(Memorandum, 29 June 1996)


Sections 1 and 2 in the same above-cited document (here) are quite lucid and illuminating in explaining the progressive nature of the application of the monogamy law within the Bahá'í Dispensation.

It is possible, as with the law outwardly permitting bigamy, that this law was intended to progressively lead cultures out of their current practice of it, or, conversely or in addition, depending on how it is applied, it could draw attention to and uphold the value of virginity within a marriage.

best wishes,
Brett

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Postby Guest » Mon Mar 21, 2005 10:28 am

Hi Dawud,

I see your point but if I may submit a possible different angle. In respect for the time of those teachings. And how the teaching was revealed through direct questioning, would it not make more sense to be approptiate for the time?

And isn't it still a good lesson that ANY contract once agreed if founded untrue can be nulled and voided?

Now since this practice was a cross the board accept in the Islamic world at the time, why would it be regressive to suggest that we forgive and forget as Bahaullah suggests?

Just a different angle.

Mat

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Postby Dawud » Mon Mar 21, 2005 7:20 pm

Hasan. no--I'm not a Baha'i. By "regressive" I mean basically, a step backwards from the best, wisest, or most enlightened voices in the world today.

Mat suggests that this was a concession to Baha'u'llah's immediate cultural context. Fine, so should we start regarding parts of the Baha'i faith as superseded by better practices (the way Baha'is regard other religion's laws)? And so on with the whole of the Kitab-i-Aqdas, which is as unenlightened a text as was ever composed? (By conventional standards of course; I suppose the Sahib al-Zaman does whatsoever he wills!) :twisted:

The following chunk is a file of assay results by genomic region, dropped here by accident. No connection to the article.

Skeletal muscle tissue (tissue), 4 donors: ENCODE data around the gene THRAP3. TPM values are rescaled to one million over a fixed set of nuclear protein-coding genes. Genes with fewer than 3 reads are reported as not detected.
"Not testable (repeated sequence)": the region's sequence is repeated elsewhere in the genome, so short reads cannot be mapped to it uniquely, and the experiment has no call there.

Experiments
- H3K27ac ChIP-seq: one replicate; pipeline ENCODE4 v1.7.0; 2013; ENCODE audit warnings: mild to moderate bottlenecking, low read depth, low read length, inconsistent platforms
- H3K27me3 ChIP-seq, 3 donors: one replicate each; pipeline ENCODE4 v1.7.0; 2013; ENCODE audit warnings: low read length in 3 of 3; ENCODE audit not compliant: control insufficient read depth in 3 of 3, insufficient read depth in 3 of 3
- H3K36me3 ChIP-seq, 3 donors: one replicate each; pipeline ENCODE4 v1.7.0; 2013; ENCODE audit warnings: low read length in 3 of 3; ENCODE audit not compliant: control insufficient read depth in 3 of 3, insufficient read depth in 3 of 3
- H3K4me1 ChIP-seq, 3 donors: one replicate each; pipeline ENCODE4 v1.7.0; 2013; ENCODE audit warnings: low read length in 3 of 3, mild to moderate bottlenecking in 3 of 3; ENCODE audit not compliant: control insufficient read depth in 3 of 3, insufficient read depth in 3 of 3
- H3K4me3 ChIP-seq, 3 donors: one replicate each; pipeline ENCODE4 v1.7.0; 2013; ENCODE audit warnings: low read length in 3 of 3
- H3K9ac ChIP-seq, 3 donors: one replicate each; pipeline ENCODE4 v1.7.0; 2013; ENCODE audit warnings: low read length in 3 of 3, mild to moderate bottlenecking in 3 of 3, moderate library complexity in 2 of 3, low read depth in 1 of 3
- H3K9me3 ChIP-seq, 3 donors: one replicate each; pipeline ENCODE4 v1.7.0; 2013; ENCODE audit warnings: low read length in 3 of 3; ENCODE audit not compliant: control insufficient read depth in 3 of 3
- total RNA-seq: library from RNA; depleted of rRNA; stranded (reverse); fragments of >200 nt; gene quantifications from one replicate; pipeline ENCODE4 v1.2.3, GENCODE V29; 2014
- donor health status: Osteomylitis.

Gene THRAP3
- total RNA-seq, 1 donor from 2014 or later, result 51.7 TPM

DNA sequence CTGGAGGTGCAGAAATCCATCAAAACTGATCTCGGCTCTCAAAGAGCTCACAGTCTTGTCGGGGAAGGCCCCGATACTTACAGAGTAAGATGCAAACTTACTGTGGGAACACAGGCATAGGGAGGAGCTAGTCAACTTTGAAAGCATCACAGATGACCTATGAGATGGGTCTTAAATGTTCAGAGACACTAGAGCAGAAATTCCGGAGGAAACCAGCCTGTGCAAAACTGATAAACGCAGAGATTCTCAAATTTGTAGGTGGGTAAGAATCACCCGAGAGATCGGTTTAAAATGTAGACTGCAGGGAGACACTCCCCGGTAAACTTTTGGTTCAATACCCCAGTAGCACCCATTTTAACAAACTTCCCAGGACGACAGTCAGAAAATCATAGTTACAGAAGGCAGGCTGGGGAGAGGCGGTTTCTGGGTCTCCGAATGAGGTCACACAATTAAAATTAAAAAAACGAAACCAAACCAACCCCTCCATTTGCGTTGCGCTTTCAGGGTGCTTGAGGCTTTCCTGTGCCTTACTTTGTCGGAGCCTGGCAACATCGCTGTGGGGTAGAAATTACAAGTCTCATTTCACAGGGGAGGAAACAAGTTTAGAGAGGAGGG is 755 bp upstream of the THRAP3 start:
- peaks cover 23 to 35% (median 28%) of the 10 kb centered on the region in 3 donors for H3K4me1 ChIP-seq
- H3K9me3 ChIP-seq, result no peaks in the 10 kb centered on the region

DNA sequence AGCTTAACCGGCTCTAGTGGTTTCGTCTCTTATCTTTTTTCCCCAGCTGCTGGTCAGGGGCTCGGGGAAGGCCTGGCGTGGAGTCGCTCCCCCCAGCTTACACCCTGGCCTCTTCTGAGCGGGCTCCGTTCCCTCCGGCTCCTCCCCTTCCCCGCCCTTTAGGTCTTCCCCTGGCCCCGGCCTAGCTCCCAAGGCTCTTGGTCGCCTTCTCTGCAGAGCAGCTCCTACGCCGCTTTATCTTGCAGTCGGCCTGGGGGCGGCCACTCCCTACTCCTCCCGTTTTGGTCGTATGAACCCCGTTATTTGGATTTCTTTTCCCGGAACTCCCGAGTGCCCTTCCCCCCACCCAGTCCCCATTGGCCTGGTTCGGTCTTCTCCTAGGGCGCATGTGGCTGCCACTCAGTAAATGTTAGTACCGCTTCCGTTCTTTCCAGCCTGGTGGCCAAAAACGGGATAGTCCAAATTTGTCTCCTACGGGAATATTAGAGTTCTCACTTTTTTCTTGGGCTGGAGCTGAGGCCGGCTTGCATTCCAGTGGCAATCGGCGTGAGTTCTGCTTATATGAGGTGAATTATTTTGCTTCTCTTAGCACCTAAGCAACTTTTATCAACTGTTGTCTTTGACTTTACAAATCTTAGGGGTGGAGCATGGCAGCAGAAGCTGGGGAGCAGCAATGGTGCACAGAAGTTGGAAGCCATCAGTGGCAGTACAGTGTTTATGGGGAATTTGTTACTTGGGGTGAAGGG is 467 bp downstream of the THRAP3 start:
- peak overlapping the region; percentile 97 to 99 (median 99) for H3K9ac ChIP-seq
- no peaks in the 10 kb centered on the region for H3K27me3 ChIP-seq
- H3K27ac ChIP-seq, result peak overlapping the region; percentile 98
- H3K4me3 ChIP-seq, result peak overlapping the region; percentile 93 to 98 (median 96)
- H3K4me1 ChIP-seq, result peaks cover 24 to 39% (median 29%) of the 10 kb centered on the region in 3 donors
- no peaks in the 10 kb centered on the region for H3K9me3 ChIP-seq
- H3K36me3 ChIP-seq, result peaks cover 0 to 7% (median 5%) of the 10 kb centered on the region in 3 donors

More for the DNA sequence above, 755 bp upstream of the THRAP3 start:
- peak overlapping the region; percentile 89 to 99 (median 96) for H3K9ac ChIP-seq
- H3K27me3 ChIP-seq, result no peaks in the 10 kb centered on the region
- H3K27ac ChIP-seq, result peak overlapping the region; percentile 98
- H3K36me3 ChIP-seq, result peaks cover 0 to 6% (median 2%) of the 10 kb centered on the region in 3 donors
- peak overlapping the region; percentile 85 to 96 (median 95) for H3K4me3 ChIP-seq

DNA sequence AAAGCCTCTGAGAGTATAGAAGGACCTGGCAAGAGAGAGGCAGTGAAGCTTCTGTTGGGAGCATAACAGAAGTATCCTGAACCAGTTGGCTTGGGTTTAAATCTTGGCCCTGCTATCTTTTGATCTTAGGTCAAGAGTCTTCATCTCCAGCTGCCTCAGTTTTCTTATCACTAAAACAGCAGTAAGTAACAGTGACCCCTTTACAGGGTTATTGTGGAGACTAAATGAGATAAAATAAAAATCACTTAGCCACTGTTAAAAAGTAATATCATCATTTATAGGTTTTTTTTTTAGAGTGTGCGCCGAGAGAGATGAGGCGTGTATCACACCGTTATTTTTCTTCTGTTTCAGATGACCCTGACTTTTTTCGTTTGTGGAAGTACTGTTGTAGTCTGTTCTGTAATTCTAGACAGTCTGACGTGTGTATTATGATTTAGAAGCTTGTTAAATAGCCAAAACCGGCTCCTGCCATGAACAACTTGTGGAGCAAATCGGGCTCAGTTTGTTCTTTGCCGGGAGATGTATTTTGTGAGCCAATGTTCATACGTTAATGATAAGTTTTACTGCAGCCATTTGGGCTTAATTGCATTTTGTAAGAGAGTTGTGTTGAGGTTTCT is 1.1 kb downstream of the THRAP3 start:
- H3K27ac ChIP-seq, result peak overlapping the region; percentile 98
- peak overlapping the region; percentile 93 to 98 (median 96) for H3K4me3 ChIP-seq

Brett takes the age-old Baha'i "out" that the bad Baha'i laws are not yet in effect, that the world situation is "not yet" suitable for them. This wrongly suggests that the future world in which they could be applied, would be an improvement on the present world.

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Postby Guest » Tue Mar 22, 2005 12:09 pm

Hi Dawud,

No actually what I meant was this is an example of a contract. It was used in context and now we can use it as a guideline. It is as right today as it was then. That ANY contract no matter how small must be honored to the letter. Even in matters of the heart.

It is odd how it goes on to show that it was written in the context of the answered question by stating they would be blessed if they forgive and conceal. But that is from my point of view. And your research and investigation is your own:)

Mat

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Postby brettz9 » Tue Mar 22, 2005 1:45 pm

Brett takes the age-old Baha'i "out" that the bad Baha'i laws are not yet in effect, that the world situation is "not yet" suitable for them. This wrongly suggests that the future world in which they could be applied, would be an improvement on the present world.